Leadership and the Principles Of War Applied To Business: Two Sides Of The Same Coin
By Lieutenant General (Retired) Frank Kearney & Major General (Retired) Spider Marks, Sunday, January 01, 2017
It is quite common to view military leadership through a much broader lens and ascribe its characteristics and principles to business. It’s also a good idea; it seems to work.
The “missions” of business are not dissimilar from the military…defining the purpose, describing the necessary tasks, designing the organization, building the team, and achieving open and precise communications. The risks are similar as well. Sadly but inevitably, soldiers may die in combat and their units may suffer loss; nothing in life is more tragic or permanent. Similarly, a business may fail and drag its employees down with it. Certainly, this does not place anyone at physical risk, but a negative outcome in business is personally damaging and the effects lasting.
The art of war has been practiced and studied for millennia. Not unlike other theoretical fields of study or practical professions, the art of war is rooted in a doctrine, a set of principles.
The Principles of War, codified by Carl Von Clausewitz, a Prussian who fought in the Russian Army in the early 19th century against Napoleon, guides our study of warfare and military leadership in war today. By comparison, Peter Drucker, the brilliant and prolific (over 25 books) author who studied and established the guiding principles of business, shares many of Clausewitz’s views.
What Clausewitz did for the study of war, Drucker did for business. Military and business leadership arguably are two sides of the same coin.
There are nine Principles of War. They are objective, offensive, mass, economy of force, maneuver, unity of command, security, surprise, and simplicity. Below is a brief description and a crosswalk of each principle of war to business; it’s not surprising to see the similarities and overlap.
1. Objective – This is the ultimate purpose of war, to destroy the enemy's ability and will to fight, by directing every military operation toward a clearly defined, decisive and attainable end.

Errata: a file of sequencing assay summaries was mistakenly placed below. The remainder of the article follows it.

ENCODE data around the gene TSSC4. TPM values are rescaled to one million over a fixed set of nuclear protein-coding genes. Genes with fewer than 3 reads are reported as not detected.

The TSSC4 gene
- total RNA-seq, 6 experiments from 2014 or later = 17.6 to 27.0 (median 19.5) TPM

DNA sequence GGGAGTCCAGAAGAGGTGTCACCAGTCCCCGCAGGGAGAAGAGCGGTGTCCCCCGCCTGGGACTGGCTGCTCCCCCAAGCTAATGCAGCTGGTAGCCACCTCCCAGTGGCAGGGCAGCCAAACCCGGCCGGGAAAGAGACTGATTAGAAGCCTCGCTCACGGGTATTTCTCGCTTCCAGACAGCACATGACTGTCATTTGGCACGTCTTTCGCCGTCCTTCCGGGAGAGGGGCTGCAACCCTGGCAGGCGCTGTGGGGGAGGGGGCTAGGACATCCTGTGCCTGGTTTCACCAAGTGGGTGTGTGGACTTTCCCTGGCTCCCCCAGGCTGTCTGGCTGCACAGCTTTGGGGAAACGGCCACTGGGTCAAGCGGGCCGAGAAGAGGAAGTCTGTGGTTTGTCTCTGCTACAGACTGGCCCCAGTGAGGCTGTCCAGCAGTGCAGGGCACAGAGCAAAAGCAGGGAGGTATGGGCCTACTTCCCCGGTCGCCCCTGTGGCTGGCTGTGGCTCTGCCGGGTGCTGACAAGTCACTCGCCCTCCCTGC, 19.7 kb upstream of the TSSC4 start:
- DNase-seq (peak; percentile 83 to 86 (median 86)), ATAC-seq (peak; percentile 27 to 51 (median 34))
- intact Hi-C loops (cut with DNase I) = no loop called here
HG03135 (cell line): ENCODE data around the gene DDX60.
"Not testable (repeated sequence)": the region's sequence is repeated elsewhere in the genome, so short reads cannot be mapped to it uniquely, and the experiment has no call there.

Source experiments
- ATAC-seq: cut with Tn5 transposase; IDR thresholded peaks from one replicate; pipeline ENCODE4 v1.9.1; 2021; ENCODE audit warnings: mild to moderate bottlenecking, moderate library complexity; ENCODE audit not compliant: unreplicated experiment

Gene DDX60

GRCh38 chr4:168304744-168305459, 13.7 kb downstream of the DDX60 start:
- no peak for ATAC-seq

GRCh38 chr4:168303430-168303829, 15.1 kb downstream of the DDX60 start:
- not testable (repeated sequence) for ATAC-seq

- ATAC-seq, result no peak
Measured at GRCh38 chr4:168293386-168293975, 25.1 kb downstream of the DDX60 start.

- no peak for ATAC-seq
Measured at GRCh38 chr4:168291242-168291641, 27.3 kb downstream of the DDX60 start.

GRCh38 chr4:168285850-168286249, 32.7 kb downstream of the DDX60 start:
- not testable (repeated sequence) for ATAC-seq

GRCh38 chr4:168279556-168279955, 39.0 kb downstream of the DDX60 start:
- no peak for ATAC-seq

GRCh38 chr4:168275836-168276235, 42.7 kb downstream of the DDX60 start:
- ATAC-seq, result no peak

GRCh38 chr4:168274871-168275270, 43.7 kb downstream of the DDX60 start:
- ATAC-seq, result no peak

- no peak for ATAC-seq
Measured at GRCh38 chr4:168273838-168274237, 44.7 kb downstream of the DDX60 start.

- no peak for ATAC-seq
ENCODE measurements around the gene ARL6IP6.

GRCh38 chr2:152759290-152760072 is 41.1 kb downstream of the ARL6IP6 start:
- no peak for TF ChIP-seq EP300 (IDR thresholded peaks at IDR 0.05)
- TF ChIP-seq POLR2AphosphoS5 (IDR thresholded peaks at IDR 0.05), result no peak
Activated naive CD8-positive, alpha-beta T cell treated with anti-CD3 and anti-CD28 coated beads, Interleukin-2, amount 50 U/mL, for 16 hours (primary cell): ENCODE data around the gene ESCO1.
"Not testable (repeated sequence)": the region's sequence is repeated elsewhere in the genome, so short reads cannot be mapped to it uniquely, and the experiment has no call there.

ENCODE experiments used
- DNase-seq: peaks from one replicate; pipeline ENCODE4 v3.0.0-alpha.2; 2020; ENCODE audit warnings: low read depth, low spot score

No business has ever emerged from infancy of a notion to realization of growth without a clear and decisive statement of purpose. An example: Amazon's vision is to be “earth's most customer centric company; to build a place where people can come to find and discover anything they might want to buy online."
2. Offensive – Seize, retain, and exploit the initiative. Offensive action is the most effective and decisive way to attain a clearly defined common objective while maintaining freedom of action and achieving decisive results.
Offensive demands disruption. You should be first to market by establishing the bar. Of course, you’d prefer to have market share and defend against the newcomers than try to break in with possibly nothing more than a knock off. If you want to own the high ground, take it. You should want to be there first.
3. Mass – By synchronizing the effects of overwhelming combat power, rather than concentrating forces, at the decisive place and time, a numerically inferior force can achieve decisive results, while limiting exposure to enemy fire.
Reinforce success. You know what you do well; you know your core offerings. The market is not reticent. It will tell you, if you’re paying attention to it, what works and what doesn’t. Clearly, you must “take your pulse” routinely but don’t over analyze what you’re doing and how you’re doing it. If something is working, drive on, gain speed and momentum. Put your competition on notice that you are willing to compete. However, beware hubris. If you kick up enough dust, you draw attention. Understand that success in one area or domain can lead to risk in others.